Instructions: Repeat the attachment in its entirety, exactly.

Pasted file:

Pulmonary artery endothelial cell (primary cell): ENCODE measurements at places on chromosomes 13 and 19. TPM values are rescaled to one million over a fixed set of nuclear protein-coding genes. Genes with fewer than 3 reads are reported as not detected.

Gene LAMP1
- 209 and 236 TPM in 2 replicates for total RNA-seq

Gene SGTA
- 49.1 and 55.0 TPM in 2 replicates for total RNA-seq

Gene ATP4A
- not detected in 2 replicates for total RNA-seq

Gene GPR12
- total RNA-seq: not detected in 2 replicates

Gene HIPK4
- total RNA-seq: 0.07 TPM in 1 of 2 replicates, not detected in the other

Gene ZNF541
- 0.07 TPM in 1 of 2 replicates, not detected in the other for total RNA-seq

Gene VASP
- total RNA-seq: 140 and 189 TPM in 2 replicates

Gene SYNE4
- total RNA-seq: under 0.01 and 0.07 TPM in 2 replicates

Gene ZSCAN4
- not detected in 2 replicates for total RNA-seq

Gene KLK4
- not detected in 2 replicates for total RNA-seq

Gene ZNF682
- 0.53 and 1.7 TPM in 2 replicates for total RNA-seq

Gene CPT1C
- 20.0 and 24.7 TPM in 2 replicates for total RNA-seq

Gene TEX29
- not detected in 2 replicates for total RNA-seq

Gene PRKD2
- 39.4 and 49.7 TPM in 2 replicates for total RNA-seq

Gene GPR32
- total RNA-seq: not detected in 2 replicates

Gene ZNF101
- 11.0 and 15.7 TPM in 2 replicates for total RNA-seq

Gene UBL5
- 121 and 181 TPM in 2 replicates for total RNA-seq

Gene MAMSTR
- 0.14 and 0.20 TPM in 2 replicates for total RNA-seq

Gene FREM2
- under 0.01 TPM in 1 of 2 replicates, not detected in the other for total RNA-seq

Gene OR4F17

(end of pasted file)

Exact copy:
Pulmonary artery endothelial cell (primary cell): ENCODE measurements at places on chromosomes 13 and 19. TPM values are rescaled to one million over a fixed set of nuclear protein-coding genes. Genes with fewer than 3 reads are reported as not detected.

Gene LAMP1
- 209 and 236 TPM in 2 replicates for total RNA-seq

Gene SGTA
- 49.1 and 55.0 TPM in 2 replicates for total RNA-seq

Gene ATP4A
- not detected in 2 replicates for total RNA-seq

Gene GPR12
- total RNA-seq: not detected in 2 replicates

Gene HIPK4
- total RNA-seq: 0.07 TPM in 1 of 2 replicates, not detected in the other

Gene ZNF541
- 0.07 TPM in 1 of 2 replicates, not detected in the other for total RNA-seq

Gene VASP
- total RNA-seq: 140 and 189 TPM in 2 replicates

Gene SYNE4
- total RNA-seq: under 0.01 and 0.07 TPM in 2 replicates

Gene ZSCAN4
- not detected in 2 replicates for total RNA-seq

Gene KLK4
- not detected in 2 replicates for total RNA-seq

Gene ZNF682
- 0.53 and 1.7 TPM in 2 replicates for total RNA-seq

Gene CPT1C
- 20.0 and 24.7 TPM in 2 replicates for total RNA-seq

Gene TEX29
- not detected in 2 replicates for total RNA-seq

Gene PRKD2
- 39.4 and 49.7 TPM in 2 replicates for total RNA-seq

Gene GPR32
- total RNA-seq: not detected in 2 replicates

Gene ZNF101
- 11.0 and 15.7 TPM in 2 replicates for total RNA-seq

Gene UBL5
- 121 and 181 TPM in 2 replicates for total RNA-seq

Gene MAMSTR
- 0.14 and 0.20 TPM in 2 replicates for total RNA-seq

Gene FREM2
- under 0.01 TPM in 1 of 2 replicates, not detected in the other for total RNA-seq

Gene OR4F17